Best (And Worst) of 2012
Our picks of the year’s best albums, gigs and moments on stage
It was a packed, feisty, golden year for the Indian alternative music scene. Artists were emboldened despite or because of top cops disrupting a booming festival season. Here are the highlights from 2012
Sky Rabbit gave us a plush new sound, Split took us back to the punk rock days and Swarathma reinvented themselves for their second album. Here’s our list of the best releases this year in alphabetical order
The Silent Sea
Three years after they released their debut Grounded In Space, Delhi band Advaita launched the much-awaited second album The Silent Sea. “Mo Funk” with a furious rhythm section crafted by Mohit Lal and “Meinda Ishq” that established sarangi player Suhail Yusuf Khan as an equally skilled vocalist scored high. Even if the eight-member band hadn’t drifted too far from the sound of their debut, The Silent Sea underscored the fact that Advaita stand peerless both on stage and in the studio.
When Indus Creed launched Evolve this year, we plugged in expecting a ride back into the Nineties. But the band threw us off with their newfound chops. The album included mature, prog rock tracks such as “Come Around” that were in the now, showing bands half their age how it’s done.
Karsh Kale’s Cinema took long to hit Indian shores [it released in March 2012 in India a year after its international release], but the collaboration-packed album was worth the wait. Papon, Monica Dogra, MIDIval Punditz among others featured on the album that seamlessly wove together Indian classical sounds of the flute, santoor and tabla with electronica.
The Story So Far
Few harness the raw intensity of folk as well as Assamese singer Angaarag Papon Mahanta. The extraordinarily gifted singer jumps the wall between folk and electronica with ease, contemporising traditional folk tracks such as “Boitha Maro Re,” an Assamese boat race song and “Jonaaki Raat,”
an Assamese ballad from Papon’s 2004 release by the same name. Besides folk, Papon renders dreamy pop rock tracks such as “Chhoti Chhoti Baatein,” that leave no doubt that the star of
this album is his vocals.
Blinding White Noise: Illusion & Chaos
Delhiguitarist Keshav Dhar has lived out every bedroom studio guitarist’s dream – to have your music heard. Not just by the odd group of people on MySpace (where Dhar started out under the name Hydrodjent), but by the likes of Marty Friedman (former guitarist with metal veterans Megadeth) and Daniel Tompkins (former vocalist with prog metal band TesseracT). Other metallers on the album include Bhayanak Maut vocalist Sunneith Revankar (who added his growls on “Insurrection,” “Trayus” and “Aphasia.”), Goddess Gagged guitarist Devesh Dayal and sessions guitarist Vishal J Singh.
The Mumbai electro rock band found themselves a new name, a new drummer [Harsh Karangale] and delivered a slick debut. Brand new tracks such as “Sweet Smile Diving” alongside old Medusa-era hits such as “I Become I” and “Anti-Coke Ganpati” made it to the album whose brilliant production threw the sound completely out of the park. If you’re looking for a sound to surprise you, then this is it.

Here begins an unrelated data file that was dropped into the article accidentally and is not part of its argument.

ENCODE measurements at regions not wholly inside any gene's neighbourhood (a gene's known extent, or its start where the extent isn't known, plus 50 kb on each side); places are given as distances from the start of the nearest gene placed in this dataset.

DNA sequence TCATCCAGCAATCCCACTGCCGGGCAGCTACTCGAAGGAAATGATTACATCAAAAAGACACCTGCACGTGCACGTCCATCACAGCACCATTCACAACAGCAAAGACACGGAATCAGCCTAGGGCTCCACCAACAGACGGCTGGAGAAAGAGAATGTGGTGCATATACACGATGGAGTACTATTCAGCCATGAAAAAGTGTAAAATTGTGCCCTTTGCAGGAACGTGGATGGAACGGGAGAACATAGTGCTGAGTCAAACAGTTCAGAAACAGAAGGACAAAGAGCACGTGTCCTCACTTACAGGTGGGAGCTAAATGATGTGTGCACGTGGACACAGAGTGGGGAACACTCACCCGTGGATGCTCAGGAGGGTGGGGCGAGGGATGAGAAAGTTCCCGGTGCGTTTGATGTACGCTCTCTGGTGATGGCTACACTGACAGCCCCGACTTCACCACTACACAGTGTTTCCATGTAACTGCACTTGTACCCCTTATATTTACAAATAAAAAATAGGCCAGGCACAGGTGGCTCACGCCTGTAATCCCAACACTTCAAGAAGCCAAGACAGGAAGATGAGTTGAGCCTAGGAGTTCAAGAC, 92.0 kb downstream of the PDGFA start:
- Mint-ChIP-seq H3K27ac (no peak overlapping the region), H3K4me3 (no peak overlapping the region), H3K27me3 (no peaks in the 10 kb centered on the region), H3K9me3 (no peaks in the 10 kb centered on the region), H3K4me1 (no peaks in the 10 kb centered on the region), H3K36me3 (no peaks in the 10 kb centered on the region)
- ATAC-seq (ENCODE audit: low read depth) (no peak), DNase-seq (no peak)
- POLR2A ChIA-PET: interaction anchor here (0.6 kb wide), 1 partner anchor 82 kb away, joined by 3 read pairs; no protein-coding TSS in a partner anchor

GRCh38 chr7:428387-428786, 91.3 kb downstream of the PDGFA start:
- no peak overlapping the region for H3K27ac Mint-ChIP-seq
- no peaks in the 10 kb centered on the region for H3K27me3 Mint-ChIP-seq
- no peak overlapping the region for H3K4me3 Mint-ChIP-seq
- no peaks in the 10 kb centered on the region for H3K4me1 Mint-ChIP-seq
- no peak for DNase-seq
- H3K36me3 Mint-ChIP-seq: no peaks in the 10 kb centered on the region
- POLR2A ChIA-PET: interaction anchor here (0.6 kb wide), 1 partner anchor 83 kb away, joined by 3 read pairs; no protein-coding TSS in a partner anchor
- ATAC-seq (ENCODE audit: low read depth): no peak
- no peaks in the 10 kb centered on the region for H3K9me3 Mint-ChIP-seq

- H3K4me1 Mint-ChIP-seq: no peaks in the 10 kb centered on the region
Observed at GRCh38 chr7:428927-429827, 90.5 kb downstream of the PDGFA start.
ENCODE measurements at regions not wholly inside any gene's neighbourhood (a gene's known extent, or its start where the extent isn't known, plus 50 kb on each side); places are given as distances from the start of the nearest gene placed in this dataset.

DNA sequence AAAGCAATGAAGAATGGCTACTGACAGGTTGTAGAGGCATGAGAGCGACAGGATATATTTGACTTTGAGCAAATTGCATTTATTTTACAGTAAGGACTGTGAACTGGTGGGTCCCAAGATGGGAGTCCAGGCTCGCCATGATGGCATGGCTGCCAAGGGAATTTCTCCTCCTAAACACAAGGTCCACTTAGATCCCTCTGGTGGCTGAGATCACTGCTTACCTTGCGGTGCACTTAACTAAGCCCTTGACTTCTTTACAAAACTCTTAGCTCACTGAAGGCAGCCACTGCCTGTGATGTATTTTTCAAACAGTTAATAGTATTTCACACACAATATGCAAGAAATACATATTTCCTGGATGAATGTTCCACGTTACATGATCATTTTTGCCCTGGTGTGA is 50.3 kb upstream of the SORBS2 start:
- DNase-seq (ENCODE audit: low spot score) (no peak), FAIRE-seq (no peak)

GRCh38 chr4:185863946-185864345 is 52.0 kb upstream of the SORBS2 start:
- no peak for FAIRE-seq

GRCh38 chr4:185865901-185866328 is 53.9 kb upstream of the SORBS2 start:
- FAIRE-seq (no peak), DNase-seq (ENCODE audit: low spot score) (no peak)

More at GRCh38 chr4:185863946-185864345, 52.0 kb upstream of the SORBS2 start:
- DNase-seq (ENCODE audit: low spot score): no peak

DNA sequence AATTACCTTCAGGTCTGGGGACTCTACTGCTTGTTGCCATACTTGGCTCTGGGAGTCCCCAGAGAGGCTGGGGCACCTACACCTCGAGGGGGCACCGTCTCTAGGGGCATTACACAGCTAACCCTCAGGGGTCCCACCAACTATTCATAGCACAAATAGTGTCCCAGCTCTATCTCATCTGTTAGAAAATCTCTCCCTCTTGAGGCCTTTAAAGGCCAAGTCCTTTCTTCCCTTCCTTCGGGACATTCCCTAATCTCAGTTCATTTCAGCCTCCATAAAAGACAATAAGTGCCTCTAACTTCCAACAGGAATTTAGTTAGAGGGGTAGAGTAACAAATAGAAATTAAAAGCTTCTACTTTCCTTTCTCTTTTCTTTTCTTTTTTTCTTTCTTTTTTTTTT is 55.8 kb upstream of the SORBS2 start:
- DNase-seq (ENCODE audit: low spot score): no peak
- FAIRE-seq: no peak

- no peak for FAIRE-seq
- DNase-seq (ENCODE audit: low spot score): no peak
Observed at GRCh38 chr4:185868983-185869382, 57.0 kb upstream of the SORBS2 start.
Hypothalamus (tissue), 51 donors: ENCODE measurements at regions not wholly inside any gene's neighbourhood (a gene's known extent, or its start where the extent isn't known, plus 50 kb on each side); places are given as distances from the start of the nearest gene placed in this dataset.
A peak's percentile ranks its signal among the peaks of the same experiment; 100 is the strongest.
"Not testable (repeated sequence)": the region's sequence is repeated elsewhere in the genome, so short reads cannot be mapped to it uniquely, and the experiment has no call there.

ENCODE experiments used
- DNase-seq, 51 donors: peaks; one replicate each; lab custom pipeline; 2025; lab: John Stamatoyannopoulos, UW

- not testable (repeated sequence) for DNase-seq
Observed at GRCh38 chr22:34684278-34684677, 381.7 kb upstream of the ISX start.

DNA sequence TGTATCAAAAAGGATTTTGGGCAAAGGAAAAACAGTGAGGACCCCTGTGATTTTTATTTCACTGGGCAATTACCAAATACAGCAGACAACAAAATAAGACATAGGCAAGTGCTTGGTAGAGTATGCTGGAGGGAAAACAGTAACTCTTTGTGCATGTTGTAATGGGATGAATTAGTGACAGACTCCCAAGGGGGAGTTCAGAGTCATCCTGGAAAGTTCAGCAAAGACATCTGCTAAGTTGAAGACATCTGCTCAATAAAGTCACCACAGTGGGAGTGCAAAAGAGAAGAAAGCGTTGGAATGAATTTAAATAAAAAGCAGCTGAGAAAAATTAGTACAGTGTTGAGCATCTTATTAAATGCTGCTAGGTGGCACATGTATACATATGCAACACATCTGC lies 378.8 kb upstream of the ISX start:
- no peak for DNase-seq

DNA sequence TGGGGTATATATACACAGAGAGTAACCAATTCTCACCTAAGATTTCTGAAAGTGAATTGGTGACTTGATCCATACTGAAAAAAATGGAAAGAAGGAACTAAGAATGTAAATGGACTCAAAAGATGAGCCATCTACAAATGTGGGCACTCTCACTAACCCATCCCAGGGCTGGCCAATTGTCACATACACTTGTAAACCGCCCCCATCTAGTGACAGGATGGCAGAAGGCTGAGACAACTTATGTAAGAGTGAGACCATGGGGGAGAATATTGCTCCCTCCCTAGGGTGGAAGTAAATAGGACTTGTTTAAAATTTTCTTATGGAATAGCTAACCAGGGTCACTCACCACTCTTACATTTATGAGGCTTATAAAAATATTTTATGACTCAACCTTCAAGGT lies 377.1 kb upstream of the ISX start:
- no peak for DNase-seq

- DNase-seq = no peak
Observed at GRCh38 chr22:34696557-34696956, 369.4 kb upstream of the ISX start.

The long-awaited full-length release from the Mumbai alt rockers didn’t have a single track that shouldn’t have been there. The 13 politically-incorrect songs on Counting Perfume capture their angst from early hits like “Pig Society” and newly-written songs such as “Return To Bicameralism.” What makes Counting Perfume specially worthy are the throwaway lyrics from vocalist Garreth D’Mello: “All you people driving cars/Sitting smoking fine cigars/Everyone with bank accounts/My punk rock days are gone” on “Punk Rock Days.” It’s been 10 years since the band was formed, and there’s no better way to celebrate than to finally release your first album.
Sridhar/Thayil’s 13-track album’s sound is as whimsical as its title. STD, which we called “most experimental Indian indie has got” features the band’s penchant for drama. It has gems like the jazz-tinged “Here in the Morning”, the popstatic “Single and Praying” and bluesy “Present,” the unmistakably sunshiny track “Bring Me Rain” for the less adventurous listeners and the Hindustani classical mash-up that is “Punk Bhajan,” that make the album the year’s biggest cross-genre romp.
One of the ambitious second albums to be released by a band, Topiwalleh, saw Bengaluru folk rock band make a marked departure from the buoyant sound of their debut. Swarathma went for a darker, heavier sound in tracks such as “Ghum” and “Koorane,” pulling both off on stage as well. Not that the second album lacked cheer. Tracks such as the disco-driven “Naane Daari,” showed off producer Loy Mendonsa’s brilliant craftsmanship and also resulted in a dance-floor jam with Dualist Inquiry later in the year. Swarathma took big risks and we’re gladder for it.
3 Wheels 9 Lives
When Bengaluru’s Thermal And A Quarter decided to put out a tribute to their hometown, they had to give it their all. So we got a 20-track double album with some of their older tracks such as “Simple Be” and “Mighty Strange” as an added bonus. In TAAQ tradition, the sound is built on blues and jazz and you’ll hear a nod to Coltrane on “In The Middle,” but if it’s pure fun that you’re looking for then the super groovy “Metre Mele One-And-A-Half,” a take on Bengaluru’s autorickshaws, should hit the spot.
Click on page 2 for our other picks of the year